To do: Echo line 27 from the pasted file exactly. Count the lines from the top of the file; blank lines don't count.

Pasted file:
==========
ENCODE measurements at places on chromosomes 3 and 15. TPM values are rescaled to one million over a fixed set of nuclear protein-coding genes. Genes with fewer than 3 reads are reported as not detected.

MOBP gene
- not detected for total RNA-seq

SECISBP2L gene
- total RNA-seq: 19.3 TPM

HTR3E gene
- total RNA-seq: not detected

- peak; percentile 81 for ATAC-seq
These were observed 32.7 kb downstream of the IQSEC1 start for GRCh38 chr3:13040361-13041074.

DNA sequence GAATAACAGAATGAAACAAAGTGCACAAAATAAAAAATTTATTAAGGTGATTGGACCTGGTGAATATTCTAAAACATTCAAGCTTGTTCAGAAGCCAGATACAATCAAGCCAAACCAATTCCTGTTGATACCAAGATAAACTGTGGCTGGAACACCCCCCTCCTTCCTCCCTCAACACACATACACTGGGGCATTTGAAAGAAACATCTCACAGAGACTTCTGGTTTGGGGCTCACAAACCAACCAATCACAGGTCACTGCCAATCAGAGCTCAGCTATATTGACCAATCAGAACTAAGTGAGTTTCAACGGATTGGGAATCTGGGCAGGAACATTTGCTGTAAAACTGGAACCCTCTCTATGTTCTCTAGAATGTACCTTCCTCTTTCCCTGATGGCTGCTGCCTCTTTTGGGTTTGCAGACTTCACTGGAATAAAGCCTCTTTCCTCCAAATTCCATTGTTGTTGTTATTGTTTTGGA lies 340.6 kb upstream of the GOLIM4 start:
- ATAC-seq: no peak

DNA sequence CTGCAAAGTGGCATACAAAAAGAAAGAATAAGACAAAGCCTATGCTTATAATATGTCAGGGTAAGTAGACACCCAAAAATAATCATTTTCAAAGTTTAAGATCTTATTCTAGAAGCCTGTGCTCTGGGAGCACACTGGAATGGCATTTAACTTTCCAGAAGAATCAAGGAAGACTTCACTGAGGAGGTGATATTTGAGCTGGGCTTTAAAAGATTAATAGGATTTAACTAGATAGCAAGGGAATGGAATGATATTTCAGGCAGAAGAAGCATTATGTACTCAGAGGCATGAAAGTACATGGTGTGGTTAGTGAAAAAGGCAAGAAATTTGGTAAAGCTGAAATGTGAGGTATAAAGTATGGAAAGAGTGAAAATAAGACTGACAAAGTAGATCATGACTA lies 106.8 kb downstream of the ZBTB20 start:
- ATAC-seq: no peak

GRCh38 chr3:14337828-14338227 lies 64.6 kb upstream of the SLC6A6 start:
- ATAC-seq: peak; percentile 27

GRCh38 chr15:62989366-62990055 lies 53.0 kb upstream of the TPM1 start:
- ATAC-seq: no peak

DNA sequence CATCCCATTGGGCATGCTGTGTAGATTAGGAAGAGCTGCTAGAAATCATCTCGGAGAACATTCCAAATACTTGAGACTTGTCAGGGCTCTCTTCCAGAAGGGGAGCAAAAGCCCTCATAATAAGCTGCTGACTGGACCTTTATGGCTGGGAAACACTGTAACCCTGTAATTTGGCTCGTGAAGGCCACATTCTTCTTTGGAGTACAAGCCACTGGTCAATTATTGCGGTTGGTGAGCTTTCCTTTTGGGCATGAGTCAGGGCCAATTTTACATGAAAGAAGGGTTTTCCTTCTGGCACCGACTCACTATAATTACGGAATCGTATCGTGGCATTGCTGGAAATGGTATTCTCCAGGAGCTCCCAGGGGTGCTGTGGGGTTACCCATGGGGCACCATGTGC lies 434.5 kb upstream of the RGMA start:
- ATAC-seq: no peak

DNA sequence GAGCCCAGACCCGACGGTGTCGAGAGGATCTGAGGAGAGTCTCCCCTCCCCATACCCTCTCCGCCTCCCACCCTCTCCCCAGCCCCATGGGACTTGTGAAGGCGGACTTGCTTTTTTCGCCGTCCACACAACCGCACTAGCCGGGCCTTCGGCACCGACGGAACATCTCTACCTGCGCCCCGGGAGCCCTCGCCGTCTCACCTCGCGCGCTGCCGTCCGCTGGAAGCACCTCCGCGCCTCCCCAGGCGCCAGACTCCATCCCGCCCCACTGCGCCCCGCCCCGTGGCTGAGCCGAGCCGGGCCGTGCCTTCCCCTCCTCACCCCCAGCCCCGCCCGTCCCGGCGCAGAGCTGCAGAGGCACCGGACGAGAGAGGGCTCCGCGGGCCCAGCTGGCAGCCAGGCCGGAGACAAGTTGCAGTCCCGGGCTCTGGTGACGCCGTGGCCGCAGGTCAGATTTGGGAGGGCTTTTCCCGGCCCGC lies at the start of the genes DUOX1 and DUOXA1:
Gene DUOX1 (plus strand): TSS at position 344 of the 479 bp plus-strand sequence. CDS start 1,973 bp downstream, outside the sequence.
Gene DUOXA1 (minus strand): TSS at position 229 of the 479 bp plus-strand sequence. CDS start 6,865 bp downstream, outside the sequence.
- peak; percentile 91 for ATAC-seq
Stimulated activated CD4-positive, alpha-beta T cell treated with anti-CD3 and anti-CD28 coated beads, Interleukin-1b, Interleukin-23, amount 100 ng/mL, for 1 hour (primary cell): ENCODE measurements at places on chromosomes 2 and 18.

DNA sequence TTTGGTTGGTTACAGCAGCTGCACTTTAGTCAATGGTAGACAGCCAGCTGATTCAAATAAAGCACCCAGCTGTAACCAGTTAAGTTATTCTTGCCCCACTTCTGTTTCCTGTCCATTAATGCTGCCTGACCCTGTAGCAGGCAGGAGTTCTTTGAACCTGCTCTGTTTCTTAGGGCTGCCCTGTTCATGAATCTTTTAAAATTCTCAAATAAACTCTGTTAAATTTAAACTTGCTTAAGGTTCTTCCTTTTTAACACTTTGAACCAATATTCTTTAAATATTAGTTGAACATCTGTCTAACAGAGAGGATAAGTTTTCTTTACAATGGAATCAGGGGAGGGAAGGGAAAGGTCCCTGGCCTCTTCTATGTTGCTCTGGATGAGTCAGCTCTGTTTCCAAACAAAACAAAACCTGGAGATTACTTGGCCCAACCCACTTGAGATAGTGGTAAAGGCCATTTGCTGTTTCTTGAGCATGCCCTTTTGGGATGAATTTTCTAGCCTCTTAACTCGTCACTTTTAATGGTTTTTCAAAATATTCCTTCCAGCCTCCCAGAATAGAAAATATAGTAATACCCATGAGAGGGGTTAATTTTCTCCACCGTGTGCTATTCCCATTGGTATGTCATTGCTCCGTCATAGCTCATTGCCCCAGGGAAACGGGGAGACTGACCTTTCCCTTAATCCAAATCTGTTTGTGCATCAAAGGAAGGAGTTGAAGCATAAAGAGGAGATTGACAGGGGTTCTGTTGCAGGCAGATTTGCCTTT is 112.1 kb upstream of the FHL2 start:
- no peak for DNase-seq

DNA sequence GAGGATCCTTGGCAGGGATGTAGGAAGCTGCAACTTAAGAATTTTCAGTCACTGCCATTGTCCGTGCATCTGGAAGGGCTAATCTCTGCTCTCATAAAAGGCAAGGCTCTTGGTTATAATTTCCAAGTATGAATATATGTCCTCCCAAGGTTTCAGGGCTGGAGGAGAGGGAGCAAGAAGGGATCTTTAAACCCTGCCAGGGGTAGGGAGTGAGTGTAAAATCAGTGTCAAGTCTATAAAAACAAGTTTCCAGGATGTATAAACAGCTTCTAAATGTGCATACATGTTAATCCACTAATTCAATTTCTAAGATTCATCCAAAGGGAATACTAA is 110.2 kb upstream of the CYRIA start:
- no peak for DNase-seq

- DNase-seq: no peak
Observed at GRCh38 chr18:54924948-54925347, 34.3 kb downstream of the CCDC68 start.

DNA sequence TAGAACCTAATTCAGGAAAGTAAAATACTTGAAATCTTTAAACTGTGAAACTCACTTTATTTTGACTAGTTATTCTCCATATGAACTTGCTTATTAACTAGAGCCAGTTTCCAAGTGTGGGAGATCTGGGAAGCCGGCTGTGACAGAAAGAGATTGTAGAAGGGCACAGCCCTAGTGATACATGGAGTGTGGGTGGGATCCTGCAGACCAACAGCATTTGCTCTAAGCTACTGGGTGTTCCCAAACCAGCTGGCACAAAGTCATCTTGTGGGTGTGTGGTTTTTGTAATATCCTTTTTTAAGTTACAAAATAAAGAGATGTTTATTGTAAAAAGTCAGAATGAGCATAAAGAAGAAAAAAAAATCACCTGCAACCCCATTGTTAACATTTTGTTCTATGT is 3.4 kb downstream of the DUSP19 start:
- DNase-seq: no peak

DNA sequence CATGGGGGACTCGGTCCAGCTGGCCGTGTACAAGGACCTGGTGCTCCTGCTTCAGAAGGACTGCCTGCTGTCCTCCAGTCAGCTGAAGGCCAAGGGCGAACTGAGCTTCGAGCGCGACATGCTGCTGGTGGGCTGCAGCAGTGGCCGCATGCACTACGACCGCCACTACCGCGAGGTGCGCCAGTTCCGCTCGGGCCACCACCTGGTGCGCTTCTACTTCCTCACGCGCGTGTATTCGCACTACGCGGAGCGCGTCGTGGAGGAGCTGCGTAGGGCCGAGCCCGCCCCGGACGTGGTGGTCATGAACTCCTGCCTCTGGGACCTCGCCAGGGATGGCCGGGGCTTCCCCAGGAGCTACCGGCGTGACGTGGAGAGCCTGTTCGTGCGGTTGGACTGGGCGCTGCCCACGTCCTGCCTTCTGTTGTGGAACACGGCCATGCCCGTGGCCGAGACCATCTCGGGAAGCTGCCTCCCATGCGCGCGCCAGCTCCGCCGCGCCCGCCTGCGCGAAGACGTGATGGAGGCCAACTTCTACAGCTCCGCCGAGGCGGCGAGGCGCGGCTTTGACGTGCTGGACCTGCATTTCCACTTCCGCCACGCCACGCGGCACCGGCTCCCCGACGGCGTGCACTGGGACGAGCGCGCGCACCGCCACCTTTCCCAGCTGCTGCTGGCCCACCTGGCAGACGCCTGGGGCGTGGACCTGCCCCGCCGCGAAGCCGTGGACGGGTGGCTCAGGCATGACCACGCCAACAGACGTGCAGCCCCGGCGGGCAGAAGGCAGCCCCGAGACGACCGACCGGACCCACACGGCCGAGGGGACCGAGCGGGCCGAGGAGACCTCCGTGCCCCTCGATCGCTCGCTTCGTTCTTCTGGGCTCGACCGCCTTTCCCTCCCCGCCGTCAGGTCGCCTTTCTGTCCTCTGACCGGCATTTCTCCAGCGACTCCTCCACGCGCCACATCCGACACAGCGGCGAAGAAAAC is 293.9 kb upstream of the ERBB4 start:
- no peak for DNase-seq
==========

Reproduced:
DNA sequence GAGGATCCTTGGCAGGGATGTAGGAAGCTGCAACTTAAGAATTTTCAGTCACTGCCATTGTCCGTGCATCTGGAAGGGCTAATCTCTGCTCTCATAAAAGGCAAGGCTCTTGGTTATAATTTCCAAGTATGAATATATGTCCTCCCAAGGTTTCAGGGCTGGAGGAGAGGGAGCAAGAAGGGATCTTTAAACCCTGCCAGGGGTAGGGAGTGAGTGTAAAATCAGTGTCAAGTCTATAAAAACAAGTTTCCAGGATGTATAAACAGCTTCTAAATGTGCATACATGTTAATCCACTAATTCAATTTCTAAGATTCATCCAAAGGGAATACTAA is 110.2 kb upstream of the CYRIA start: